Sep 152016
 
 September 15, 2016  Court, Surveillance, U.S.  Add comments

Mark Rumold writes:

In December 2014, the FBI received a tip from a foreign law enforcement agency that a Tor Hidden Service site called “Playpen” was hosting child pornography. That tip would ultimately lead to the largest known hacking operation in U.S. law enforcement history.

The Playpen investigation—driven by the FBI’s hacking campaign—resulted in hundreds of criminal prosecutions that are currently working their way through the federal courts. The issues in these cases are technical and the alleged crimes are distasteful. As a result, relatively little attention has been paid to the significant legal questions these cases raise.

But make no mistake: these cases are laying the foundation for the future expansion of law enforcement hacking in domestic criminal investigations, and the precedent these cases create is likely to impact the digital privacy rights of Internet users for years to come. In a series of blog posts in the coming days and weeks, we’ll explain what the legal issues are and why these cases matter to Internet users the world over.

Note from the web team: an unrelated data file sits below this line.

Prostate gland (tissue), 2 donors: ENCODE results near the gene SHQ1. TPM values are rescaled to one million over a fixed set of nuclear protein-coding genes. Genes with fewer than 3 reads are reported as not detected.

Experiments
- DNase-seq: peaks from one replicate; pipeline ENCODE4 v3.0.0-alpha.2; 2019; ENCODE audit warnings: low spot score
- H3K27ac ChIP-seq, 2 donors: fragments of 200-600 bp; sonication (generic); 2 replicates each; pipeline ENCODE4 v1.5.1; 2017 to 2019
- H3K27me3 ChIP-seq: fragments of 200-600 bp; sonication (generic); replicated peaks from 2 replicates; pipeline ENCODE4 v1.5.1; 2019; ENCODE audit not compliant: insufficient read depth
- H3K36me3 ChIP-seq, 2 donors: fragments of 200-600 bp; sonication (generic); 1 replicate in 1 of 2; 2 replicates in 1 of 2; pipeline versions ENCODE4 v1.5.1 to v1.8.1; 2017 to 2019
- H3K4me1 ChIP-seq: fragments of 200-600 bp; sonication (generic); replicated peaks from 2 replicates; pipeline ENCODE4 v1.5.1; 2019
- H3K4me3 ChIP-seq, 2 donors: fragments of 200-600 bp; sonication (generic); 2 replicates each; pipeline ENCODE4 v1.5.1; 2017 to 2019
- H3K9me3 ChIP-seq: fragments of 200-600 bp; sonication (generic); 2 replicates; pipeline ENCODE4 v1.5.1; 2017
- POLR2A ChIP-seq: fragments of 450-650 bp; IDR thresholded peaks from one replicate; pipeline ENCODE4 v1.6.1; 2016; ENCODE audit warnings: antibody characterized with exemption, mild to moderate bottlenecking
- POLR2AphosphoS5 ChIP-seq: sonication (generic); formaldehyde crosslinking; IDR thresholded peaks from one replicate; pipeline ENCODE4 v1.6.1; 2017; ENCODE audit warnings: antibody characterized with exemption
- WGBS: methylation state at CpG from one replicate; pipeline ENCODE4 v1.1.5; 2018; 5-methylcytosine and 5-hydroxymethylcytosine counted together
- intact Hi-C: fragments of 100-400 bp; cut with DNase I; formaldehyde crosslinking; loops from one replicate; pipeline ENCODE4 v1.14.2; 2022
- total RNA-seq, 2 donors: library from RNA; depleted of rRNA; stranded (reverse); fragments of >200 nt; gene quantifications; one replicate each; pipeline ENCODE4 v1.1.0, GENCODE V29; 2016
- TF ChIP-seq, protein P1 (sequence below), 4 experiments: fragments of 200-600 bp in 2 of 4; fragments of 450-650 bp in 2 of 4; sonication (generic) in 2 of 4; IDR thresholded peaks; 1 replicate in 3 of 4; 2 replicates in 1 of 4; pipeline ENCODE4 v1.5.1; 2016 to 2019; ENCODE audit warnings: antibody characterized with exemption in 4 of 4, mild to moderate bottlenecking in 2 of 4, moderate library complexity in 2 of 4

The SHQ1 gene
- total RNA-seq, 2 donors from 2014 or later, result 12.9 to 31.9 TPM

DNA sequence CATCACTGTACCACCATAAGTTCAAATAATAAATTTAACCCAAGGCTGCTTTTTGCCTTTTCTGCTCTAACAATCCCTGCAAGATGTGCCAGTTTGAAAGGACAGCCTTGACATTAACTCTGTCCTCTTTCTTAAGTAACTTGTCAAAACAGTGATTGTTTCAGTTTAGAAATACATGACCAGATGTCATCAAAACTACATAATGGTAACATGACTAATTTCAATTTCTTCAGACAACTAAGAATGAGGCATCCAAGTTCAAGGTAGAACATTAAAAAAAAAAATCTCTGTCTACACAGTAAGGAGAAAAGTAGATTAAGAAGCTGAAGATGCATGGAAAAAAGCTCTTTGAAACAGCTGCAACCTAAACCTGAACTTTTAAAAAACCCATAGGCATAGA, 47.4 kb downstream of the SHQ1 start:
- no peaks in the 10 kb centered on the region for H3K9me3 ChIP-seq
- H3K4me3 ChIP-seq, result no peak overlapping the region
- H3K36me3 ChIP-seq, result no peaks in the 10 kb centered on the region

Read more on EFF.

 Leave a Reply

You may use these HTML tags and attributes: <a href="" title=""> <abbr title=""> <acronym title=""> <b> <blockquote cite=""> <cite> <code> <del datetime=""> <em> <i> <q cite=""> <s> <strike> <strong>